Vile Lilt

Nada Gordon. Roof (SPD, dist.), $14.95 paper (114p) ISBN 978-1-931824-49-1
Gordon (Folly) enjoys a reputation as a member of the controversial, arguably silly Flarf Collective, which makes poems from awkward, offensive, or otherwise inappropriate language discovered through Web searches; it's no surprise, then, to find in this seventh book such comically awkward, disorienting moments as those in "Asia," where "the Kings of Catachresis stood/ And cried in bitter time-fused pantaloons… To cut off the nympho from the salvo/ That the rebukingly blueberry day may learn to obey." Nor is it a surprise to see that "Asia" and other poems incorporate, answer, and satirize famous serious poems by William Blake, George Herbert, Robert Duncan, and others: absurdist satire is Flarf's strong suit. (Responding to Duncan, Gordon writes, deliciously, "For such tiny little fluffy babies,/ they sure can chirp LOUD"). Yet Gordon at her best is not just a collagist, and not just a satirist: some of her comic takes on the poems of the past shade over into serious feminist claims, even into extravagant manifestos, defending (among other things) a poetry of girly decoration, of enthusiastic inconsequence, of "all these excessively decadent, sugary/ color schemes emboldened with rose/ gold & bracelets." Verse and prose, a bizarre multi-page chart, and even brief closet drama ("Beatles' Ex-Wives Reunion," with four speaking parts) presents a poet who wants to do more than shock; at her best, she "sets out gaily to study costumes" with an eye to radical critique, more Caryl Churchill than Monty Python, and at her best, after her zigzags and mockeries, the critique remains. (July)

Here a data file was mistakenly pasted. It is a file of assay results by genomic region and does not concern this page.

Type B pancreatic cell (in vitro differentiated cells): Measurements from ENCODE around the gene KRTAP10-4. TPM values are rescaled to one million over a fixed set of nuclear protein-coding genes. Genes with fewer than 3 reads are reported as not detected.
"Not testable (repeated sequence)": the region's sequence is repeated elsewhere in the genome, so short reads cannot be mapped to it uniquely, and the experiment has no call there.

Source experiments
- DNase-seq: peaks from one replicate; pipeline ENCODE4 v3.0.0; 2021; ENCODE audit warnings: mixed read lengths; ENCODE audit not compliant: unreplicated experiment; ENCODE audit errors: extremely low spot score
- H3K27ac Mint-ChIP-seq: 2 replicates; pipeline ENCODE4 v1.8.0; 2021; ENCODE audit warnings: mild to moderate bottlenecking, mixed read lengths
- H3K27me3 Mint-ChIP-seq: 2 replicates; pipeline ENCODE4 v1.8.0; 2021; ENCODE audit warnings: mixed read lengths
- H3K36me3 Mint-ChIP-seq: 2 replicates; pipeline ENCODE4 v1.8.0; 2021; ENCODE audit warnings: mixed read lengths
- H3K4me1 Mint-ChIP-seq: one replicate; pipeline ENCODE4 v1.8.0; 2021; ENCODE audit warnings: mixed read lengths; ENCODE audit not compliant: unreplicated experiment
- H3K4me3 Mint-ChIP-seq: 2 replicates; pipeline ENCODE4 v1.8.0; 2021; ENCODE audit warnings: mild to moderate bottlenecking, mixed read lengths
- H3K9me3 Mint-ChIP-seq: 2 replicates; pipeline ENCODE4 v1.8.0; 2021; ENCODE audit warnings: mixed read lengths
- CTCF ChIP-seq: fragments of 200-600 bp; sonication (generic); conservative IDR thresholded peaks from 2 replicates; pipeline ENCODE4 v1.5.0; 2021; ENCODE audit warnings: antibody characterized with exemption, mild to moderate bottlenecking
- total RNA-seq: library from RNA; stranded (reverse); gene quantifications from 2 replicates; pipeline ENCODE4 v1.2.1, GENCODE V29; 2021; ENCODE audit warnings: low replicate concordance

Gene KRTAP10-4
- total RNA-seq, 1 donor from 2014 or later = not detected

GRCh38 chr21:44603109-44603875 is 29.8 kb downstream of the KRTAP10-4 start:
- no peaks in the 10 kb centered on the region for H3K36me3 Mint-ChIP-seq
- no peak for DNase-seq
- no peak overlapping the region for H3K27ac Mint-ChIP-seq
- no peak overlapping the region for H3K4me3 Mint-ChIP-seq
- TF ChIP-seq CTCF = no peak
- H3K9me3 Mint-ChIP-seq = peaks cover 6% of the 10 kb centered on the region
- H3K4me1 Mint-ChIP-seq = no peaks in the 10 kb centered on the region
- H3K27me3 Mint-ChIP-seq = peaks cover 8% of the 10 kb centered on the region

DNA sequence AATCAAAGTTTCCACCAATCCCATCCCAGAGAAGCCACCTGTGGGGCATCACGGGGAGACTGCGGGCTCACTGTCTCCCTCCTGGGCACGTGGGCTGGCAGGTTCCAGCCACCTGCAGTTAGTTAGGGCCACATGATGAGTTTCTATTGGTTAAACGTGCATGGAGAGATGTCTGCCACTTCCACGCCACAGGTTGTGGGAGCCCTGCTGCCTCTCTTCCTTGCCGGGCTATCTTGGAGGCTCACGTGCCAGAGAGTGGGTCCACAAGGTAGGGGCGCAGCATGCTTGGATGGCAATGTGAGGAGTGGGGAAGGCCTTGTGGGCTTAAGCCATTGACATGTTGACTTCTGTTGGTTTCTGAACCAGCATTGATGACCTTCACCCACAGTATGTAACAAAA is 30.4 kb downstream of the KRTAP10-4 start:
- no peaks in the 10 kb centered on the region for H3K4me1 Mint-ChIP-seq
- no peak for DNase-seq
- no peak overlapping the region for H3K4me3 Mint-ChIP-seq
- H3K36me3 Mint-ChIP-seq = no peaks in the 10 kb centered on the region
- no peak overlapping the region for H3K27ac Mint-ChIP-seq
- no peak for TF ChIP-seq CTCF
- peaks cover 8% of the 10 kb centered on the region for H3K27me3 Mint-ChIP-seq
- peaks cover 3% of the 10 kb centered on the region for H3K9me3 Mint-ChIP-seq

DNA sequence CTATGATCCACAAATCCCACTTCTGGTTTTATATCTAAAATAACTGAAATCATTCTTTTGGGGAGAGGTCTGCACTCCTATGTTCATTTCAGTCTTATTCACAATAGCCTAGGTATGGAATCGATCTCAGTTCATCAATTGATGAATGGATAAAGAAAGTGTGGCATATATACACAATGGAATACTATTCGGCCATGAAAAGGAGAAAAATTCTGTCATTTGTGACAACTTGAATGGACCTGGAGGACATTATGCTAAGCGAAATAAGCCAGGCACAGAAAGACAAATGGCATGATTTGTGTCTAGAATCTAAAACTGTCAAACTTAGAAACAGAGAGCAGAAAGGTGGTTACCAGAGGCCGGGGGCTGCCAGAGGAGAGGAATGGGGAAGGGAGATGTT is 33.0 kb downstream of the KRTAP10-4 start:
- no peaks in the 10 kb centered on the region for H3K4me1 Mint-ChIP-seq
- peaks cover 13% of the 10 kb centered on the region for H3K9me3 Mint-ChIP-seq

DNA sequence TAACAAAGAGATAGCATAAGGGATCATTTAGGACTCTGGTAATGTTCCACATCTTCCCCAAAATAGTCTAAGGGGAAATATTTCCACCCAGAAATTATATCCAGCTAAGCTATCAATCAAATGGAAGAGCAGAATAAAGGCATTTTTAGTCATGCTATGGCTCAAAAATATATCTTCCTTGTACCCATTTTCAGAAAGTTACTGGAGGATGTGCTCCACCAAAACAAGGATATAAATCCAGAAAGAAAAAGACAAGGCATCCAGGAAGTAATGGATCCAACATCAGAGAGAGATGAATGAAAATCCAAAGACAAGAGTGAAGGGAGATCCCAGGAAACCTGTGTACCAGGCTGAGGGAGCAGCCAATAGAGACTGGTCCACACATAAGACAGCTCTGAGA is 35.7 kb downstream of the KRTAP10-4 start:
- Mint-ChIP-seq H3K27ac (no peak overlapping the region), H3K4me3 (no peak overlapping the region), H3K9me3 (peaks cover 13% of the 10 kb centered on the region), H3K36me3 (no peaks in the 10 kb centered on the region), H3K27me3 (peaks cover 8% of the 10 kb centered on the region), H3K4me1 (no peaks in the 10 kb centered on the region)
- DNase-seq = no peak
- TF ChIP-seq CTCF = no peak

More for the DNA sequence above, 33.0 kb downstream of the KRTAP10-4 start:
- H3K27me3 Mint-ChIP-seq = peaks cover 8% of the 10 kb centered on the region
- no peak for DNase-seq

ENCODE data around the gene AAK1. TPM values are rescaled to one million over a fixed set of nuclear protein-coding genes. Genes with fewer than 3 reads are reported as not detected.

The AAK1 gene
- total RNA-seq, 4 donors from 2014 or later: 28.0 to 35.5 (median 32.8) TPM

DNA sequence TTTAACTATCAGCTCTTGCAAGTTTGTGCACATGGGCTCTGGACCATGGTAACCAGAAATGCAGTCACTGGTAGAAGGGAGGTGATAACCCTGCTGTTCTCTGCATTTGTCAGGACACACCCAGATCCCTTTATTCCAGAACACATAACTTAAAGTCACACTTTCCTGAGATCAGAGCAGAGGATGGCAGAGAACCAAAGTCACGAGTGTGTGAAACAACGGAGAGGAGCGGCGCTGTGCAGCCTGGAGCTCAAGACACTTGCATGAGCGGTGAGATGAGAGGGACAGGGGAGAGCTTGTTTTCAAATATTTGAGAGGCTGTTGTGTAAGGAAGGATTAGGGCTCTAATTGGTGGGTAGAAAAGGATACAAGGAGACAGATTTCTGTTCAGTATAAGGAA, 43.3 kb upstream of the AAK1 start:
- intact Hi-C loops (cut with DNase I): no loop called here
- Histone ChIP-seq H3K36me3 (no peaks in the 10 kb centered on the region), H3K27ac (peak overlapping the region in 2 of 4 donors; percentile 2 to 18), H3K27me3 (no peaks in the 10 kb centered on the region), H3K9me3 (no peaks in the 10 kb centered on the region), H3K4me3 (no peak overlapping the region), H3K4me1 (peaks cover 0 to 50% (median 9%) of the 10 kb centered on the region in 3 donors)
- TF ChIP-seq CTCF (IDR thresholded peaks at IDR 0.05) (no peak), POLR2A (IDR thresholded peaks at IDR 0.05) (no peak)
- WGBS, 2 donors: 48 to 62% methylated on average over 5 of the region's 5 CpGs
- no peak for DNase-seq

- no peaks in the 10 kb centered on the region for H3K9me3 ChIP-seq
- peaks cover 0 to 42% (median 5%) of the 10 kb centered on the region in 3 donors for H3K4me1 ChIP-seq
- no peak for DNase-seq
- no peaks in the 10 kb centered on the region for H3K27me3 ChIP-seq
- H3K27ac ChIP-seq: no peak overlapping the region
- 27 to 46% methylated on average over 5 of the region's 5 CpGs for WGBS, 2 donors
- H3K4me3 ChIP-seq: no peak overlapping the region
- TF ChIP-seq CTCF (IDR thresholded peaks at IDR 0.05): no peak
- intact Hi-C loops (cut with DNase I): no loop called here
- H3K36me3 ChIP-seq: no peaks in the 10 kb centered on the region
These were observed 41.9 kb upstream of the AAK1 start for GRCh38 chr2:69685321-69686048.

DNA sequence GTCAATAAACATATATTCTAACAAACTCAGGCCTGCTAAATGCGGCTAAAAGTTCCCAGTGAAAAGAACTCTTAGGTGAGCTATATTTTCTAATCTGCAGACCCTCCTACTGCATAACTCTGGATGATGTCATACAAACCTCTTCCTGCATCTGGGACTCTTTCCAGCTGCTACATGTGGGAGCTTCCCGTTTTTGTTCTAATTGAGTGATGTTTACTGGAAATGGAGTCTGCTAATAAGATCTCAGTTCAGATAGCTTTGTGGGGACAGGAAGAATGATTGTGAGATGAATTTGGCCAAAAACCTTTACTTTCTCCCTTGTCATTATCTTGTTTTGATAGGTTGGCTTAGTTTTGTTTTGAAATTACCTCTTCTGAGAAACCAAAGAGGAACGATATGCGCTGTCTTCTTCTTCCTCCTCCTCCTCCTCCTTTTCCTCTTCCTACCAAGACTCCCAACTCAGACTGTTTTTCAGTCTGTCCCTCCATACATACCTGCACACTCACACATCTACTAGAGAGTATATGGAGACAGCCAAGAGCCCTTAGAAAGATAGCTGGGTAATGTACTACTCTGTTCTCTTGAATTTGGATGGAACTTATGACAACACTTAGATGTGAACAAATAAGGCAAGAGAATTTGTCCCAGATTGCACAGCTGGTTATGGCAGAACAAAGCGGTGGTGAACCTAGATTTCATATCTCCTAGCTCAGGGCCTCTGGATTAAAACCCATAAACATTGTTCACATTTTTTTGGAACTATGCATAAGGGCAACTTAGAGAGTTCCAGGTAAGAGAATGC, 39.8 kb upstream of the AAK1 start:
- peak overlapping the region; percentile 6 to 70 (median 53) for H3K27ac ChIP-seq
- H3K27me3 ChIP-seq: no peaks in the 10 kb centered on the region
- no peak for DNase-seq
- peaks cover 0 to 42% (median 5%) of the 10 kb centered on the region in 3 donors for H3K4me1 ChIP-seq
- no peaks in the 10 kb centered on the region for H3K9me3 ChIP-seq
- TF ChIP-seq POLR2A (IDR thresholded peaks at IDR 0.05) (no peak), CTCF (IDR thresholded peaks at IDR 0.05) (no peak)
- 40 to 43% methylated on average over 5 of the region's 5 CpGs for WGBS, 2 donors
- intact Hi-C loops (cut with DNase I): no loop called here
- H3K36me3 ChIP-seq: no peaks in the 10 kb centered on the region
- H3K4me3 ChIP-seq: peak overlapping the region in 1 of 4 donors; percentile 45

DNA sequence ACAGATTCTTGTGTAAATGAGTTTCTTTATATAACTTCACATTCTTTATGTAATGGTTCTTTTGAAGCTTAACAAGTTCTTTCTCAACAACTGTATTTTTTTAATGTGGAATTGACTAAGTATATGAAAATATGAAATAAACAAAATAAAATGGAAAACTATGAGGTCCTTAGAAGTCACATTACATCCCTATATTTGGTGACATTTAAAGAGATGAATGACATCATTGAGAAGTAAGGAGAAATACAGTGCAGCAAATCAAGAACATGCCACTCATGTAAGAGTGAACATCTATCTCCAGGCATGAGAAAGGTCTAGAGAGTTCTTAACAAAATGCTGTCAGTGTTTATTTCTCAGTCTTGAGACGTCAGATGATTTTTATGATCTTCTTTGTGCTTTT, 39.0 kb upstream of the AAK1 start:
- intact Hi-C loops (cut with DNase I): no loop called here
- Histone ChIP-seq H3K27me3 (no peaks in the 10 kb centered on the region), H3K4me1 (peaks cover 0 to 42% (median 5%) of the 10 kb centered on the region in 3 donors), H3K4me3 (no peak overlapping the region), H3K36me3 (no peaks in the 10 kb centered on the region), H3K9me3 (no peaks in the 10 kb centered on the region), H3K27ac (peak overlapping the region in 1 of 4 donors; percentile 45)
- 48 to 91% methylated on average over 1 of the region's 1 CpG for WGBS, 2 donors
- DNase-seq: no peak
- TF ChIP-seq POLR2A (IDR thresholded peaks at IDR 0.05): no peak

Reviewed on: 07/29/2013
Release date: 05/01/2013
Genre: Fiction
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